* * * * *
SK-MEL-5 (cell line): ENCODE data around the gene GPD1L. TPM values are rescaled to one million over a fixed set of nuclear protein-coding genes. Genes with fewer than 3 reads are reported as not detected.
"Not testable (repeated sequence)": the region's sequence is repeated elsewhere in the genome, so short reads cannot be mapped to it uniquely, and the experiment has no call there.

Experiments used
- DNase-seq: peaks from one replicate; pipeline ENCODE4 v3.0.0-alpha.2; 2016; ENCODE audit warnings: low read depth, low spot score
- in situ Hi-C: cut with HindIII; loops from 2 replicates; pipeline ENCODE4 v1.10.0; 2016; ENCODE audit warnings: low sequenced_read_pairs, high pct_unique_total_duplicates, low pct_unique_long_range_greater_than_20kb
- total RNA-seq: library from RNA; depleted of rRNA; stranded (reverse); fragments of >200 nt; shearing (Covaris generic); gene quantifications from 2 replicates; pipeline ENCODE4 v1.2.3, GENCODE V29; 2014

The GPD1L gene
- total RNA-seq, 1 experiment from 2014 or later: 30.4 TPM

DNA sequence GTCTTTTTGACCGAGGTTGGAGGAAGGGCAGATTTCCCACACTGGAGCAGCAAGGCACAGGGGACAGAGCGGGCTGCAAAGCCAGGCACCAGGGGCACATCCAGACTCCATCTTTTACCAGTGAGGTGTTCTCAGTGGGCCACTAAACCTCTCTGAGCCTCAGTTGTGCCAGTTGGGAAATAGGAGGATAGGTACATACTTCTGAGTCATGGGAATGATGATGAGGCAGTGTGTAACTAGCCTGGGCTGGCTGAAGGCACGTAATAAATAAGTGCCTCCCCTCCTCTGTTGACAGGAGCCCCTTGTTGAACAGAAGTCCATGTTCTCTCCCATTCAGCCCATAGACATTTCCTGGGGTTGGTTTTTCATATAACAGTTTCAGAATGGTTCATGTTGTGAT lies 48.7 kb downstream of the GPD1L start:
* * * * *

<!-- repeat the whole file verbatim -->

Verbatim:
SK-MEL-5 (cell line): ENCODE data around the gene GPD1L. TPM values are rescaled to one million over a fixed set of nuclear protein-coding genes. Genes with fewer than 3 reads are reported as not detected.
"Not testable (repeated sequence)": the region's sequence is repeated elsewhere in the genome, so short reads cannot be mapped to it uniquely, and the experiment has no call there.

Experiments used
- DNase-seq: peaks from one replicate; pipeline ENCODE4 v3.0.0-alpha.2; 2016; ENCODE audit warnings: low read depth, low spot score
- in situ Hi-C: cut with HindIII; loops from 2 replicates; pipeline ENCODE4 v1.10.0; 2016; ENCODE audit warnings: low sequenced_read_pairs, high pct_unique_total_duplicates, low pct_unique_long_range_greater_than_20kb
- total RNA-seq: library from RNA; depleted of rRNA; stranded (reverse); fragments of >200 nt; shearing (Covaris generic); gene quantifications from 2 replicates; pipeline ENCODE4 v1.2.3, GENCODE V29; 2014

The GPD1L gene
- total RNA-seq, 1 experiment from 2014 or later: 30.4 TPM

DNA sequence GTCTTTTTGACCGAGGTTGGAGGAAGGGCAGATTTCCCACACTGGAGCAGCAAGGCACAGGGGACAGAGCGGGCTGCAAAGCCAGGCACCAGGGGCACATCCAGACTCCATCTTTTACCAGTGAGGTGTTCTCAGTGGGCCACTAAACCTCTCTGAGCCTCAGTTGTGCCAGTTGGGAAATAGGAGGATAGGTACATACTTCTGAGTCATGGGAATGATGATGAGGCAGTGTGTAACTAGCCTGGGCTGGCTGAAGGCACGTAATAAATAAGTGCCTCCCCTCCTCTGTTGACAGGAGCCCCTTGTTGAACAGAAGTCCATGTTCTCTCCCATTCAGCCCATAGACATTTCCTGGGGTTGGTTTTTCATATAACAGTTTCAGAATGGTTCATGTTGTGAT lies 48.7 kb downstream of the GPD1L start: